"It is likewise the purpose of these amendments to tighten the law with regard to the illegal smuggling of cigarettes into the State."

The statement with the bill which became the 1954 statute expressed the purpose "to vest in the courts the power of confiscation of contraband cigarettes, vehicles and vessels, and paraphernalia used in connection with contraband cigarettes." We read these statements to buttress the proposition that the Legislature was concerned solely with protecting the revenues of New Jersey.

Plaintiff urges alternatively that assuming the section is designed to protect only the New Jersey tax, yet the

[24 NJ Page 228]

Legislature may require a person transporting cigarettes through the State to carry appropriate documents to enable enforcement officers to guard against illegal diversion within the State, and may penalize the failure to comply notwithstanding the absence of a purpose to evade our tax. We do not doubt the power of the State so to provide. A state may protect its local interest by reasonable measures which do not unduly interfere with interstate commerce, in the absence of federal legislation occupying the area. Carter v. Commonwealth of Virginia, 321 U.S. 131, 64 S. Ct. 464, 88 L. Ed. 605 (1944); Duckworth v. State of Arkansas, 314 U.S. 390, 62 S. Ct. 311, 86 L. Ed. 294 (1941); People v. Asta, 337 Mich. 590, 60 N.W. 2 d 472 (Sup. Ct. 1953); People v. Locricchio, 342 Mich. 210, 69 N.W. 2 d 723 (Sup. Ct. 1955). In Carter the United States Supreme Court reaffirmed the proposition that "The State of transit may compel the carrier to furnish information necessary for checking the shipment against unlawful diversion, * * *." 321 U.S., at page 135, 64 S. Ct., at page 467, 88 L. Ed. 605.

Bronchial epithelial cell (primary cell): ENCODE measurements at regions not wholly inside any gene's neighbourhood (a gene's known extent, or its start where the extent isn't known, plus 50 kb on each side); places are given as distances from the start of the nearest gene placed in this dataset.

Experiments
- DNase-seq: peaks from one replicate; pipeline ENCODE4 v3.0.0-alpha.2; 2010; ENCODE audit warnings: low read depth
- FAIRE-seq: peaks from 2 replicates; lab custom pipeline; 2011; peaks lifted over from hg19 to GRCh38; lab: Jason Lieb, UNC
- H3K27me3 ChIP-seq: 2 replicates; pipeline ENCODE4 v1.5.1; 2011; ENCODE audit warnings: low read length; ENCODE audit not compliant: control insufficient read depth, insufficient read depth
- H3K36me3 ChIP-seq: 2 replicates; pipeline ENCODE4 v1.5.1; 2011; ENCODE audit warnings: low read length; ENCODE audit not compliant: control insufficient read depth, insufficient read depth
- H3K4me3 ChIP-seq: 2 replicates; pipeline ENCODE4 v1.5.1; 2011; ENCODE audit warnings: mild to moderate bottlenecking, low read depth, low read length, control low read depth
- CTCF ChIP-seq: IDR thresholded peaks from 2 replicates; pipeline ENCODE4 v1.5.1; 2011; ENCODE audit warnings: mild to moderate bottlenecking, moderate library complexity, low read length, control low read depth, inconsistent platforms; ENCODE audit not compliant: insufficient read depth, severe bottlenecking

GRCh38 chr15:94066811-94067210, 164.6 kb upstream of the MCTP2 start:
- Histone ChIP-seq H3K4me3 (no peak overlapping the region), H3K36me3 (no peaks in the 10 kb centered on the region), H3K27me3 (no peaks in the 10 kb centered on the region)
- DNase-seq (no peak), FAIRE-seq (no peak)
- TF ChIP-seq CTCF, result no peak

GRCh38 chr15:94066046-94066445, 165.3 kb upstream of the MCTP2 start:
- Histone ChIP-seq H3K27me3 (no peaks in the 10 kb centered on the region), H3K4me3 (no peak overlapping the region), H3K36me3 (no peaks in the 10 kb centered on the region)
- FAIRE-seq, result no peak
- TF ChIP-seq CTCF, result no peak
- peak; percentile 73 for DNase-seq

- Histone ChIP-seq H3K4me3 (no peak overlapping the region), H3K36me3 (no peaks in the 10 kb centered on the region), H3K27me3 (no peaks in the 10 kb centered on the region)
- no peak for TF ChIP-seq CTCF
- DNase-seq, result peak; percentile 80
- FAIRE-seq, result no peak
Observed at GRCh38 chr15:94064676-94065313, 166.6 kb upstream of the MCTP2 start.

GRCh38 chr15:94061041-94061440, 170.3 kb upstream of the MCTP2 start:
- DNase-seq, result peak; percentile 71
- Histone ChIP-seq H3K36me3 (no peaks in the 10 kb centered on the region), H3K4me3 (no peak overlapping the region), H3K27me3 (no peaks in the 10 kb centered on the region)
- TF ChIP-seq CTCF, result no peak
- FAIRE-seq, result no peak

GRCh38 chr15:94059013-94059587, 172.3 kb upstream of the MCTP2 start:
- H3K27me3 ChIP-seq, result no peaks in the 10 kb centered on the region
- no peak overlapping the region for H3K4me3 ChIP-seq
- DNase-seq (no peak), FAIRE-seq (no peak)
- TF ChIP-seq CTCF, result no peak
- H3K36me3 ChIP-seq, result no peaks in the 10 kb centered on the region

The cigarette tax is an important source of state revenue. The opportunities for evasion are evident and evasion has been so widespread that the Congress enacted the Jenkins Act, 15 U.S.C.A. ยง 375 et seq. to assist the states in the collection of sales and use taxes on cigarettes. The Senate Report (1949 U.S. Code Cong. Service, p. 2159) found:

"The avoidance of State sales and uses taxes on cigarettes by interstate shipments to consumers in States taxing cigarettes is depriving the States of large amounts of sorely needed revenue. It is believed that this revenue loss to the States amounts to approximately $40,000,000 annually. Moreover, it is the general opinion of State tax administrators that the percentage of loss, as well as the aggregate loss, is steadily mounting throughout the 40 States that now impose cigarette taxes."